Yet the contradictory positions that exist within these potpourri notes show that Reinhardt was happy to both establish and obliterate normalized chronologies or schemas of stylistic development. On one page of notes there may be a semi-farcical description of his career development (“Timeless Stylistic Art Historical Cycles, Five States of, Reinhardt’s”) and on the next a full and accurate chronology of the transmission of Buddhist art from India to Japan with (seemingly sincere) stylistic descriptions of sculpture in each age and location.These tensions must have pervaded Reinhardt’s work as a teacher. Unlike some of his painting contemporaries, Reinhardt wasn’t only using Asian art and texts sources for inspiration, he also taught class on the histories of Asian art at Hunter College Graduate School in the early 1960s.
Based on the thoroughness of these class notes, and also on the syllabuses for the Asian art courses that Reinhardt took from Alfred Salmony at the IFA in the late 1940s, the essentializing of Reinhardt’s published essays was intentional, part of a larger strategy to promote his own ideas about contemporary abstract painting by means of paintings from a foreign past. It almost seems ridiculous to have to call Reinhardt an essentialist, as the drive to find an art that was essentially true and yet content-less was exactly what motivated him. Furthermore, he applied his essentializing force across cultures. The opening line to “Timeless in Asia” reads, “The one good thing about the Art of the East is that it is one thing, just like the Art of the West.”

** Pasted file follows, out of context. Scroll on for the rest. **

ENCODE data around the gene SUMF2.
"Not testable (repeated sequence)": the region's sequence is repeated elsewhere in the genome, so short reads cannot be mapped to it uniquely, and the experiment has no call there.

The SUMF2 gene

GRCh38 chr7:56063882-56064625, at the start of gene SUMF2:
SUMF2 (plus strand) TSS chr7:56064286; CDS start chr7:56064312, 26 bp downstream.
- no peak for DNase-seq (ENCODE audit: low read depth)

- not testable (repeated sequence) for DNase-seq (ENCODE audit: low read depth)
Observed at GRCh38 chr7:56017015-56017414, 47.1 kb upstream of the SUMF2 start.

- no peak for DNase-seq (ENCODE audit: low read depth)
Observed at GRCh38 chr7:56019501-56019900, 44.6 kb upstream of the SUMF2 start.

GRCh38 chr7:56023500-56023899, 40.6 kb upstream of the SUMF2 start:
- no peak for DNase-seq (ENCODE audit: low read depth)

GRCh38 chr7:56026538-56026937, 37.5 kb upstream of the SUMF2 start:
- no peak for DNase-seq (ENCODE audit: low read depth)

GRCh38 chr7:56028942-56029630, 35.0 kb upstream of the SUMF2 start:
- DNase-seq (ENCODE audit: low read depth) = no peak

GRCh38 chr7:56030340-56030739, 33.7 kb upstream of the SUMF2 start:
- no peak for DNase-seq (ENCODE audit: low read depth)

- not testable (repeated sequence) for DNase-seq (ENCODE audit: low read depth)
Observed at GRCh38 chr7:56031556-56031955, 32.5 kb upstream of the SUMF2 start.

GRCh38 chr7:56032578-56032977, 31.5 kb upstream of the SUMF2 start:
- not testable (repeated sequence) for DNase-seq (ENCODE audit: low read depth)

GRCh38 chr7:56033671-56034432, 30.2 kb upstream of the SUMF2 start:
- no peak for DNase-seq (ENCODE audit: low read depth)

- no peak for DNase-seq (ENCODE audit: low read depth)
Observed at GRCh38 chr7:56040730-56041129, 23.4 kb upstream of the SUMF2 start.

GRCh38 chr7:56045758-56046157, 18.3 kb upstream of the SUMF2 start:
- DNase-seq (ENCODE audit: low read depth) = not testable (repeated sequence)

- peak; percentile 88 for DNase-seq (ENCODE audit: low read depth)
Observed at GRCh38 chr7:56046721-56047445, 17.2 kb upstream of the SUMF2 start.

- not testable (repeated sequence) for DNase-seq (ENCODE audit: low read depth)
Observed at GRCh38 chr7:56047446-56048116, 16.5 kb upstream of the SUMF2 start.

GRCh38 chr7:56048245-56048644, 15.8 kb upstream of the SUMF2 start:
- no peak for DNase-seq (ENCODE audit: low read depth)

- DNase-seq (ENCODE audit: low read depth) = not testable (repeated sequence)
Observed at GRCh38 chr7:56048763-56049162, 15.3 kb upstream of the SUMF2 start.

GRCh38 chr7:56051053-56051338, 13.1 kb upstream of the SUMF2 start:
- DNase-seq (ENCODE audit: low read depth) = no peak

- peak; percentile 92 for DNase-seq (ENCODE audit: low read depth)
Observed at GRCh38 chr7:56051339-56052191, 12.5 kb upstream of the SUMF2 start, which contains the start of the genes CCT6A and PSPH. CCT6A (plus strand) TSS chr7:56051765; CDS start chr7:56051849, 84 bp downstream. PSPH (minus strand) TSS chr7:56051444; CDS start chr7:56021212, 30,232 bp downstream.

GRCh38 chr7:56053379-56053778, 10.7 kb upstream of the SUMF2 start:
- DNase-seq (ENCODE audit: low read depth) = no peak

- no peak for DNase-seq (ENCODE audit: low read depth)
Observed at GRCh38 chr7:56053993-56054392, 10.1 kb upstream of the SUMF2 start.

Rather than expect his citations of Asian philosophy and art history to accurately describe the history of Asian art, it is more interesting to ask how Reinhardt’s paintings can be used to introduce Asian art to audiences that are familiar with Reinhardt but not with Asian art. Imagine a viewer with no background in Asian culture walking through a gallery of Buddhist sculpture or Chinese painting. The forms are strange, the words are illegible, and the stories make no sense. The sculptures look like “endless figures of Buddha that have become really very empty images,” and the paintings are “just the endless repetition of conventions and traditions of painting, that's all there is” (as Reinhardt described them in a 1964 interview with Harlan Phillips). To make sense of classical Asian art in a Western museum, and arguably in most modern Asian museums, a lot of explanation is necessary. Reinhardt’s painting can provide a bridge to that explanation.